It can be shocking to receive a visit from a police officer, especially when you have no idea why you are being visited. It recently happened to a grandfather in Torrance, California. Abel Mata received a visit from the Los Angeles Police Department in the afternoon and they had a strange question to ask.
There were wondering if he could identify the child that he was holding just moments earlier and bringing into his home. He said that the two-year-old boy was Milo, his grandson, and he babysits him on a regular basis. He then found himself defending the relationship he had with the boy and trying to prove that he wasn’t a kidnapper.
It seems as if a white neighbor, who was not identified, had seen the Latino grandfather, Mata, taking Milo into the home. Milo is the child of his daughter, Athena and he has light skin.
To break things down on a very easy level, Milo has fair skin and Mata’s family is part of a mixed race family, which is very common in the United States. His wife is white and both his daughter and grandson have light skin. That made his neighbor suspicious, and she came to a conclusion that was rather shocking.
The woman lives in a nearby apartment and when the police arrived, she came outside with a samurai sword. She was also shouting that Mata was a kidnapper.
“She said, ‘You’re the one kidnapping the child,’” Mata told the newspaper.
“I was totally caught off-guard,” said the 55-year-old, who teaches seventh-grade history for Los Angeles Unified School District. “Literally like somebody punching you in the face and knocking you down.”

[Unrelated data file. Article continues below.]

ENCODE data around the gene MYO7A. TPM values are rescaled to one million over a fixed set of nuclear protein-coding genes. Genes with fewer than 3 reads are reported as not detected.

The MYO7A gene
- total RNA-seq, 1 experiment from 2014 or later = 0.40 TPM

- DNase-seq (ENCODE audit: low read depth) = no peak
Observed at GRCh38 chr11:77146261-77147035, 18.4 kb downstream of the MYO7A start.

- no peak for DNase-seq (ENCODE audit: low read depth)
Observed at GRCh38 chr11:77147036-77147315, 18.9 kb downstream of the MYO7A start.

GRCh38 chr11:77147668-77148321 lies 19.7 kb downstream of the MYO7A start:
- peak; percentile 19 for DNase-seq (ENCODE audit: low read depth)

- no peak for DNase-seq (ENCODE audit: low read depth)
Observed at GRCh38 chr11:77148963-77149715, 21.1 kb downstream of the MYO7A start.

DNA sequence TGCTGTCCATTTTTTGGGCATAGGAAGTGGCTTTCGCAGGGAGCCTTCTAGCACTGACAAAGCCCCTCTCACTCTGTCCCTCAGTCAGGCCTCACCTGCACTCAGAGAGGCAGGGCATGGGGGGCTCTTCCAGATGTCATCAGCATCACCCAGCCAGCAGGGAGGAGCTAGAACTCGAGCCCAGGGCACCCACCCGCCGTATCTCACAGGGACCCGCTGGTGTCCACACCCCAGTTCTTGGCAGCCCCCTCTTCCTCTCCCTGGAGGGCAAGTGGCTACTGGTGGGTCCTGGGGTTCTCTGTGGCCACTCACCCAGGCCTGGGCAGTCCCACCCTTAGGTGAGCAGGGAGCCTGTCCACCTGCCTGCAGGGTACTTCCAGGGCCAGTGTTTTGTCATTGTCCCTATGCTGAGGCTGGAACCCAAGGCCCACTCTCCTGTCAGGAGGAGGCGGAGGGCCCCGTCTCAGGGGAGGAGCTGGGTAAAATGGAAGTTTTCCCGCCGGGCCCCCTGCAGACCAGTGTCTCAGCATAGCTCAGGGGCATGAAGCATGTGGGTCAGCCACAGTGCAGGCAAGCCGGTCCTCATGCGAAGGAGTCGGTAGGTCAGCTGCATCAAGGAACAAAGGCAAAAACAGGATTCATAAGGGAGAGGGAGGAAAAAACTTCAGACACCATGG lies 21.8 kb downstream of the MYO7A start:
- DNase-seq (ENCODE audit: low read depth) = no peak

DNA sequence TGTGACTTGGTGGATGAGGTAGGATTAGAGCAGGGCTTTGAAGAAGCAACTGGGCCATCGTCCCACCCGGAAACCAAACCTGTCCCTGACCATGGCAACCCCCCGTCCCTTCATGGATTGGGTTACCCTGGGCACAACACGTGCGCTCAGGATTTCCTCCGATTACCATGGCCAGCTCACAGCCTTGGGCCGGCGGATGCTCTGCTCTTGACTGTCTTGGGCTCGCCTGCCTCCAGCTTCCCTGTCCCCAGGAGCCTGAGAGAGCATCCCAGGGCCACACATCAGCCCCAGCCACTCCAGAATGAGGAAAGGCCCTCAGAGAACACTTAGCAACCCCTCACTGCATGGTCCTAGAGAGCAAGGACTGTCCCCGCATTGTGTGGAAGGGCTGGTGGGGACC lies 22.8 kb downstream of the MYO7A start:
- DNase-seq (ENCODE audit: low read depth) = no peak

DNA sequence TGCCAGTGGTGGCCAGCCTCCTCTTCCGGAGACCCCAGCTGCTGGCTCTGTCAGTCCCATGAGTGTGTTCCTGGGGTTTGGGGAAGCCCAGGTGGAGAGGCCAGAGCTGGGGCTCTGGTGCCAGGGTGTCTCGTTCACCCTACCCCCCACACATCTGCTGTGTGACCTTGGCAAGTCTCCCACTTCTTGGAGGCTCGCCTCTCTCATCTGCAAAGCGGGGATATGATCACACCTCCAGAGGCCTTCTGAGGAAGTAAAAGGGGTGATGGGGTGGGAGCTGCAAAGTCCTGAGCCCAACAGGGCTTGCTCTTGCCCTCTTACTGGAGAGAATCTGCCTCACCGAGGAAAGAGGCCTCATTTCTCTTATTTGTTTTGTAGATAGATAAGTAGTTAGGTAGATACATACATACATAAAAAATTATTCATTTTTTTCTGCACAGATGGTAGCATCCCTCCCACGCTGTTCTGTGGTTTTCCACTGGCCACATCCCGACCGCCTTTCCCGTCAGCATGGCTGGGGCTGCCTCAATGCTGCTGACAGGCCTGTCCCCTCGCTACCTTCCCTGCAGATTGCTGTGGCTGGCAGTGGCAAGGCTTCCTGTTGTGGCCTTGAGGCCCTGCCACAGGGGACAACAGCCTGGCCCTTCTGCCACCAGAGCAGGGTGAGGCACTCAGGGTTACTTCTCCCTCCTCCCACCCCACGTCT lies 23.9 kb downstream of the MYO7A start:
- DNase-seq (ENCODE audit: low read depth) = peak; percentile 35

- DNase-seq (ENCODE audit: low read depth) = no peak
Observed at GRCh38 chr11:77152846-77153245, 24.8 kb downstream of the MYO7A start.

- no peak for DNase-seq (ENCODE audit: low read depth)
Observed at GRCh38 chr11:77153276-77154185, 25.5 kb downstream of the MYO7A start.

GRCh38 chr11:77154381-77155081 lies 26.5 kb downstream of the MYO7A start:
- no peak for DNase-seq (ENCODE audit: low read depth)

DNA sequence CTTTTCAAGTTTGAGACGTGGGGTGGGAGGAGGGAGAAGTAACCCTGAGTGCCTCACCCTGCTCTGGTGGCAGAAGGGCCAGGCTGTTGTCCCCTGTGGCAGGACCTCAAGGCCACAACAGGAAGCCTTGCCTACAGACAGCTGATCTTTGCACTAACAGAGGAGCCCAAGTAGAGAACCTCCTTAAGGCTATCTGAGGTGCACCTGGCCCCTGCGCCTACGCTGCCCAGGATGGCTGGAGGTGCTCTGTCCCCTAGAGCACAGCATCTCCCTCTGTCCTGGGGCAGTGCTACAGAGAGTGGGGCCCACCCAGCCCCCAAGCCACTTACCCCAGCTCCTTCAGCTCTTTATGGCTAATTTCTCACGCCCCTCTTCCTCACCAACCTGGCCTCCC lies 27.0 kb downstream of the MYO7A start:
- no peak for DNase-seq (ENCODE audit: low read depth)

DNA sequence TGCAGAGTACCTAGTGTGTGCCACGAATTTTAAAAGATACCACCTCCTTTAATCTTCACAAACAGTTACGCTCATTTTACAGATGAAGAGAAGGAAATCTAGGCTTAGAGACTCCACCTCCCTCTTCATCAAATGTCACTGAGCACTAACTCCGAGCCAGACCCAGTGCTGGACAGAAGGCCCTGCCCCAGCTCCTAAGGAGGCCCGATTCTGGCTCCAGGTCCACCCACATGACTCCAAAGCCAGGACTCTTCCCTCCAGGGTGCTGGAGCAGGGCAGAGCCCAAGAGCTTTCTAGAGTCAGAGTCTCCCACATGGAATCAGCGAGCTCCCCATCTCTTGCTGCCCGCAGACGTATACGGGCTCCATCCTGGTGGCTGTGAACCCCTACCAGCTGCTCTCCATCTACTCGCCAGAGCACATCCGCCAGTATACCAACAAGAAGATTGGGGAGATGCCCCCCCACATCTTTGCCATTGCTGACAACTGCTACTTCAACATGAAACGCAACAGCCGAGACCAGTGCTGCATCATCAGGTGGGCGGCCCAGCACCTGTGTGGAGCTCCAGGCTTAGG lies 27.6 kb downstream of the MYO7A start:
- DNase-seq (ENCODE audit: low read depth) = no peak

The LA Times described the matter succinctly: “His offense, by all appearances, was being the brown-skinned grandfather of a light-skinned child.”
It seems as if the woman then charged at the police and the grandfather with the samurai sword.
If this was a person of color who came out with a sword, I don’t believe they would have made it over to speak to him,” Athena told the newspaper. “They would have been shot and killed.”
In the end, Mata had to prove that he wasn’t a kidnapper. He was also warned that he shouldn’t go to speak with his neighbor because she would threaten charges of harassment. Since she was on her own property, she wasn’t charged with holding a weapon.
The matter seems to be settled for now but the Matas are disturbed over what took place. Both he and his daughter believe that the neighbor was treated more fairly than he was.
“I feel like to them it’s more illegal for a Mexican man to be carrying a white baby than it is for a white woman to be walking around carrying a weapon,” Athena told the newspaper. “They took more offense to my dad carrying around my white son than they did to a white woman carrying around a sword.”
“We’ve lived in Southern California our whole lives, and I’ve seen my dad experience racism because of the color of his skin and because of the way he looks,” Athena told ABC 30, “but never to this extent.”
“It’s painful, very painful,” added Abel Mata.